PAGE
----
Entrepreneurs are a different breed and if you don’t understand that you could find yourself on rocky ground if you enter a relationship with one. Entrepreneurship doesn’t have to kill your relationships though. It’s so much more fun, and more rewarding, to run with “the dream” together.
Thankfully, my wife refuses to give up. She’s stuck with me, win or lose. Here are a few scraps from what we have picked up over the past nineteen years…
1. Ensure the closest person in your life is bought in for the journey.
Stepping out together on the business journey you are on requires buy-in from both of you. After all, both of your lives will be profoundly affected by the choices you make. Take the time you need to count the cost.
Not everyone gets it. An entrepreneur has a burning desire to create something out of nothing. Trading in the ‘normal life’ with its regular monthly paycheck to establish something noteworthy seems exciting to an entrepreneur but not to everyone…
Thankfully, my wife is not risk-averse. She shares my faith, which is something that plays an important role in both of our lives. We both want to drive change and our immediate focus is to use the media to create a lasting impact on businesses and communities and ultimately to leave a lasting legacy.
2. Life will be tough at times as an entrepreneur so remember why you started in the first place
Yellow “reduced” labels on groceries kept us in the most trying times. I knew the times at my local Tesco when the meat counter slashed their prices down. At first, I was one of a small number who appeared to be in the know, but over time our numbers grew. As time went by it was hard to break the habit of looking for those friendly yellow labels, even when I didn’t really need them any more.
In the toughest of times never forget why you started. You’ll fight another day.
“In the SAS, when you are done you are only 40% done.” (Floyd Woodrow ex-SAS) There is always more, you just haven’t pushed that far.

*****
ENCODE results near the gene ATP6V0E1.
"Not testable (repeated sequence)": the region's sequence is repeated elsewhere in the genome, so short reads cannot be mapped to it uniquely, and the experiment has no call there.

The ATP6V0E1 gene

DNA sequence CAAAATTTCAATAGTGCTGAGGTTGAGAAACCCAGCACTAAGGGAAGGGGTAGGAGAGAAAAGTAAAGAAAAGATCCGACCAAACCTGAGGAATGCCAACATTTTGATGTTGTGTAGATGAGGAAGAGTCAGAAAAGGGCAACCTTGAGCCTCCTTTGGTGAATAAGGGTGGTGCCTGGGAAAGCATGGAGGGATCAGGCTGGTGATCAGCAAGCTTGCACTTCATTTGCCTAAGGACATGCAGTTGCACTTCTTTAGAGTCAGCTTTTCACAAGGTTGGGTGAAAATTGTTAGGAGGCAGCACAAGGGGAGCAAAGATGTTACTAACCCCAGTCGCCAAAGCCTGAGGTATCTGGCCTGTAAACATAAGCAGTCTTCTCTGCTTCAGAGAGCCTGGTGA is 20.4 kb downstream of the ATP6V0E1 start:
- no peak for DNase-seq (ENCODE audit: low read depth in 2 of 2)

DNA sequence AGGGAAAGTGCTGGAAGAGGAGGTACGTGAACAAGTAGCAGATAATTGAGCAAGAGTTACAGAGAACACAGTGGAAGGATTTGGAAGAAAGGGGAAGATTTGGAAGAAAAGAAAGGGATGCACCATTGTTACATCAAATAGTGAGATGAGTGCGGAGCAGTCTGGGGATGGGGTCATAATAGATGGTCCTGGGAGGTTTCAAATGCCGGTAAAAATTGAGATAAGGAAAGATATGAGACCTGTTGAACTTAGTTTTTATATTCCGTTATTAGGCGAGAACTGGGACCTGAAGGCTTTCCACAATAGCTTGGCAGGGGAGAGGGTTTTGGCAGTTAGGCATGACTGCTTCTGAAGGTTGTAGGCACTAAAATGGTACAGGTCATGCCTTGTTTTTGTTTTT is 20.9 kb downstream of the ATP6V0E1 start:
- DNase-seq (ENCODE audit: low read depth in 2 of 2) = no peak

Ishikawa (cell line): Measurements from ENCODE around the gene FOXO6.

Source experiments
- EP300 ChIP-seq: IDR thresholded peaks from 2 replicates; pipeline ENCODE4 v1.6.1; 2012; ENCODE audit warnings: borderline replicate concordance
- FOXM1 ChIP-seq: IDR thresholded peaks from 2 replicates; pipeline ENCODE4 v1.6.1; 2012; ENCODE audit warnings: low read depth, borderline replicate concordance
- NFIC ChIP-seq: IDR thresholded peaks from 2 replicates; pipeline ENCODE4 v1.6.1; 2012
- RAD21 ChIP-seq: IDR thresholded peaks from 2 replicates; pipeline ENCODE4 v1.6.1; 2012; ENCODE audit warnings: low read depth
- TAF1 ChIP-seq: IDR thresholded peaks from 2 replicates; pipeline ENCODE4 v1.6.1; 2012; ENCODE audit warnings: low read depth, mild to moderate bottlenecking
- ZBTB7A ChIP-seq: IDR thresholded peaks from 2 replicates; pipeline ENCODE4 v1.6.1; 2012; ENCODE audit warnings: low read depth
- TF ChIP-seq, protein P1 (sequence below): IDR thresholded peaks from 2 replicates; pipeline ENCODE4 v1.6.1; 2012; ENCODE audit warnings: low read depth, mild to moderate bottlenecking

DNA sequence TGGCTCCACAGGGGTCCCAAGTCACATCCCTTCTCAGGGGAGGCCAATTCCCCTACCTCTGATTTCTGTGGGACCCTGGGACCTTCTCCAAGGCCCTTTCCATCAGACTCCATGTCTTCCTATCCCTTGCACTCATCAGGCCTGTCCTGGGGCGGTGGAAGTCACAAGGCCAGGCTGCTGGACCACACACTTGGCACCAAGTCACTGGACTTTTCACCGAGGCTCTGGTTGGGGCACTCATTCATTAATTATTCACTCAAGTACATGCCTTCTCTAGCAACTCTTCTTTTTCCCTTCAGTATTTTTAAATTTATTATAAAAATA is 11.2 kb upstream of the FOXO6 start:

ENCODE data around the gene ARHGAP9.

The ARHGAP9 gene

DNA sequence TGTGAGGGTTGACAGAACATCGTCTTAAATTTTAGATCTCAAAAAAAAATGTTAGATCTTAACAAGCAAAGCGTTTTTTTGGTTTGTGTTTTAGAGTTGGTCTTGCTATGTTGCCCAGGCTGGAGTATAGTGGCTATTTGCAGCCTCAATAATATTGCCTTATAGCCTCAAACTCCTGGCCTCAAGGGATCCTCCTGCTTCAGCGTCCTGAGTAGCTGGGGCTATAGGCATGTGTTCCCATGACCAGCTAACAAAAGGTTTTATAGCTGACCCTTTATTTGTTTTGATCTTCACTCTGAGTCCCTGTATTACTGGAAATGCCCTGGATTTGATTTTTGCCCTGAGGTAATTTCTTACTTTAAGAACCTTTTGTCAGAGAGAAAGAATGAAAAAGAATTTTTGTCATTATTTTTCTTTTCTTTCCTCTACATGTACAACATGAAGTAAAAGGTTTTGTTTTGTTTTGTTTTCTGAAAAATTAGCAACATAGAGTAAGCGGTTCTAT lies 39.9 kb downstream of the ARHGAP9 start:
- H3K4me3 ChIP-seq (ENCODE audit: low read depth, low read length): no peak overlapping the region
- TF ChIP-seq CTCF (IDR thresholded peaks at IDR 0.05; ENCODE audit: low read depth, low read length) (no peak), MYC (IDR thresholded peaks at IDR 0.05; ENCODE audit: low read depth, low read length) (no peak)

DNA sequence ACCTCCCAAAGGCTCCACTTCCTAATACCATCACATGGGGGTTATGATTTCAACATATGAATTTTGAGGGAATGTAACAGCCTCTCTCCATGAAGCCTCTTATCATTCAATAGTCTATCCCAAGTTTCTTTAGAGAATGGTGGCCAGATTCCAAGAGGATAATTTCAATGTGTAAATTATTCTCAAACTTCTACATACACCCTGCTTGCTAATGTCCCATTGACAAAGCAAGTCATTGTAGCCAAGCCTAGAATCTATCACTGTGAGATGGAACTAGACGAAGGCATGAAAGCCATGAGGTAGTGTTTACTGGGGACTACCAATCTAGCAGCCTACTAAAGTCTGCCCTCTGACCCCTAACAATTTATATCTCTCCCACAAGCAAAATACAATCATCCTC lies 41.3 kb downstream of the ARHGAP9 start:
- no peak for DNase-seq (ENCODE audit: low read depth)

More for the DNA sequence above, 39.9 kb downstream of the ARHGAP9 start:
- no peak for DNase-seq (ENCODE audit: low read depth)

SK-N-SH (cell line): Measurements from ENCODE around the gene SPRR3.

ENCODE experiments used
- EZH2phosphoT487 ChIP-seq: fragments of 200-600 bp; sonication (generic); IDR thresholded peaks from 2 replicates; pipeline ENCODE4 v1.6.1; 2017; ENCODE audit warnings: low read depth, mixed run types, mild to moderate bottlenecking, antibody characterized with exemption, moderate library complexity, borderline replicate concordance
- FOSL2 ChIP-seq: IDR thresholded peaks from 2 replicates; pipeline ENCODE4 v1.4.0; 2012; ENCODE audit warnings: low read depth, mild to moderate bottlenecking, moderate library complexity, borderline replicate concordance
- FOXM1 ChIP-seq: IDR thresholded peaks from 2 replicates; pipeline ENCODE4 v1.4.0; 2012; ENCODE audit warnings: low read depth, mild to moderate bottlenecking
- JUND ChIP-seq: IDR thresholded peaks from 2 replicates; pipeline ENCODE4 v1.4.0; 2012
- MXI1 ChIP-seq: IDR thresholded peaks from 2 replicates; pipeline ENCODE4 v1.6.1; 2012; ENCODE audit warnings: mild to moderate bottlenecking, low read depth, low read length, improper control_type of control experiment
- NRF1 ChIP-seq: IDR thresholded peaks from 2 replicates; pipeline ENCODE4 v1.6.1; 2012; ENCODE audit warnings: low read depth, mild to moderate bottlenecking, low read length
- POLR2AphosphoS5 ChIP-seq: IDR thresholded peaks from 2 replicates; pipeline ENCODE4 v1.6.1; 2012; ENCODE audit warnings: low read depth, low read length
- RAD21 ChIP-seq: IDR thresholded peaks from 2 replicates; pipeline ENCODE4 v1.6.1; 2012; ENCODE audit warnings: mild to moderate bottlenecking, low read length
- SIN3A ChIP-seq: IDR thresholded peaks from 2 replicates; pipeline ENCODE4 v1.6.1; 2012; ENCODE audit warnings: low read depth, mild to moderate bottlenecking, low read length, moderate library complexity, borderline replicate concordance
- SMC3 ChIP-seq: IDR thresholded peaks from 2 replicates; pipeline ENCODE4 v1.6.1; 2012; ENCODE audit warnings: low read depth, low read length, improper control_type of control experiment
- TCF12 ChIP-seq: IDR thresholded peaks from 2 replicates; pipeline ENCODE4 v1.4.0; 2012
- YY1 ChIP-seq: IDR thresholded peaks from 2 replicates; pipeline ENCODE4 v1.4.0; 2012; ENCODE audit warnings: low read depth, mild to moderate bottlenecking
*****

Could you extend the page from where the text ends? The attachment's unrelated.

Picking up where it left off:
You see, entrepreneurship can be hard but the rewards will come. Don’t lose sight of why you started. It’s a process. It can feel like forever but stay in it.
3. Always have more vision than money.
When you have more money than vision you get comfortable and eventually diminish your impact. Bill Gates set up a foundation that no amount of money will solve, yet he is driven to make an impact. It keeps him going.
So have a mission. Know why you do what you do and whom you are doing it for. Keep sight of your vision, it’s your end goal, what you are working towards. It’s the place you want to get to. Make sure that your values are what govern how you and your business function. The set of values to which you work on a daily basis will ultimately enable you to fulfil your vision.
You can build something that benefits everyone.
4. Celebrate together and you’re on the same team
Success isn’t stuff, success is life. When adopting the four day work week the process began with me taking a day off per week. I hadn’t been on holiday for a long time and I needed space. Wednesdays gave me space to think, digest, process, reflect and see more of my wife and children.
This was good… I needed it… but what I didn’t want was to build a business that stacked everything around me and my lifestyle. So I took it to the team and pitched the four day work week.
Every other Friday for R&D (explore, personal development) and the remaining Fridays off (relax and have fun).
We launched in May and we’ve never looked back. I feel like I’ve become part of a movement, been on the radio a dozen times, in the press and connected with people like Charlotte Lockhart who is driving change with Andrew Barnes.
The rewards that come from an entrepreneurial life are better enjoyed together.
Hope some of that helps.